• The stronger we have loved, the harder we will grieve. Knowing that we are in pain is a sign we have loved dearly and cared deeply; we can practice gratitude for what we had, the people who have touched our lives and the fact that we may be better people because of that love.
  • We are taught that if we are good and upright people, life will be fair to us. However, the death of a loved one, loss of innocence, termination of a job leaves us feeling confused, sad and angry. One of my ‘big boy’ lessons I didn’t really want to know; LIFE IS NOT FAIR! Sometimes life sucks! It goes with being human.
  • We can also remember what has not changed and the many things we can be grateful for. Gratitude goes a long way in healing as we focus not so much on the past but on the here and now and the possibilities to come.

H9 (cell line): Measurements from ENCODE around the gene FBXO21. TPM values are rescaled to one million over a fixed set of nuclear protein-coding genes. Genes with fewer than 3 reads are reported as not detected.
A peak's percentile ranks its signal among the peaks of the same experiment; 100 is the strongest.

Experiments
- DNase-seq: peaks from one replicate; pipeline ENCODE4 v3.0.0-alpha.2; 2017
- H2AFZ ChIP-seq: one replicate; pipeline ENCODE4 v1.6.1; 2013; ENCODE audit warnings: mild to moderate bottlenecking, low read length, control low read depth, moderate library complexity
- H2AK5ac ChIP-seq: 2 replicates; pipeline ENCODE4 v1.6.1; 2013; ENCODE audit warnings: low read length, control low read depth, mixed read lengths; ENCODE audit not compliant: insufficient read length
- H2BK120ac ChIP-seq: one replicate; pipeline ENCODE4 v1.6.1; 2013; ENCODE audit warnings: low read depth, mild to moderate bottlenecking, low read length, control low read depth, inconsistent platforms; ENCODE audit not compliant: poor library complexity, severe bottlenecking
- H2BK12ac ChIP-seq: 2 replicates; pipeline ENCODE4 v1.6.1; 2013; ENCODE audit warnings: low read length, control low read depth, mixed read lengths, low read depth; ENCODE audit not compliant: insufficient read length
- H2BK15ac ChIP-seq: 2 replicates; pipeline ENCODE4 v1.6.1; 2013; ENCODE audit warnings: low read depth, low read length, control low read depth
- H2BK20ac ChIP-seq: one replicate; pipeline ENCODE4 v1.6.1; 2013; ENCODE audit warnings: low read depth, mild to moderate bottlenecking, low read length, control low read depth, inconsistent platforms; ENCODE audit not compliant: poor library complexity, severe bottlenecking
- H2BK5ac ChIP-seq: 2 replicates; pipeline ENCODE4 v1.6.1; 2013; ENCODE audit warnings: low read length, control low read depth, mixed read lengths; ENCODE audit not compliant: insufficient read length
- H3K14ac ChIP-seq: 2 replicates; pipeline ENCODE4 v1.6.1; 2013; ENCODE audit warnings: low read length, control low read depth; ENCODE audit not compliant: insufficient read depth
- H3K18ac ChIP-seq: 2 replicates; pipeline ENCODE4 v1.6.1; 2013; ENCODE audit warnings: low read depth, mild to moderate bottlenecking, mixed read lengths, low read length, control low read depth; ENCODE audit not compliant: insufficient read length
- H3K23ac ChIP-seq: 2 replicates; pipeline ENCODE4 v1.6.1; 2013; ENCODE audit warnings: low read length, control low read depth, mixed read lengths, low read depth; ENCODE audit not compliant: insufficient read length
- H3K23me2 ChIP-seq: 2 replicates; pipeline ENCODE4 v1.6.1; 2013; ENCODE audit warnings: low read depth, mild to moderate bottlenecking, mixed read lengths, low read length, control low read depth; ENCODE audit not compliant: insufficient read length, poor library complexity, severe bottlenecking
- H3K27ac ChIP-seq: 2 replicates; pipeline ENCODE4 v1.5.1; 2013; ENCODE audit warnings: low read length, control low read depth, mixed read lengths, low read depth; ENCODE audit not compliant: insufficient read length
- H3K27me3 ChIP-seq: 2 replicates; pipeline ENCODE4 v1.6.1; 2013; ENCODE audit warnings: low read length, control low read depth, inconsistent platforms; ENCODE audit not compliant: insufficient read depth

• This can also be a time to reinvent ourselves in the wake of loss. Who do we want to be on the other side of this pandemic? We will not put the genie back in bottle. Our world will not be the same and we will have opportunities to decide the direction our lives will take.
  • One last thought: look at the character, the gifts and wonderful traits of those we have lost and make a conscious decision to make some of those gifts part of our own lives, like, integrity, honestly, compassion and laughter. 

Remember, we humans are resilient!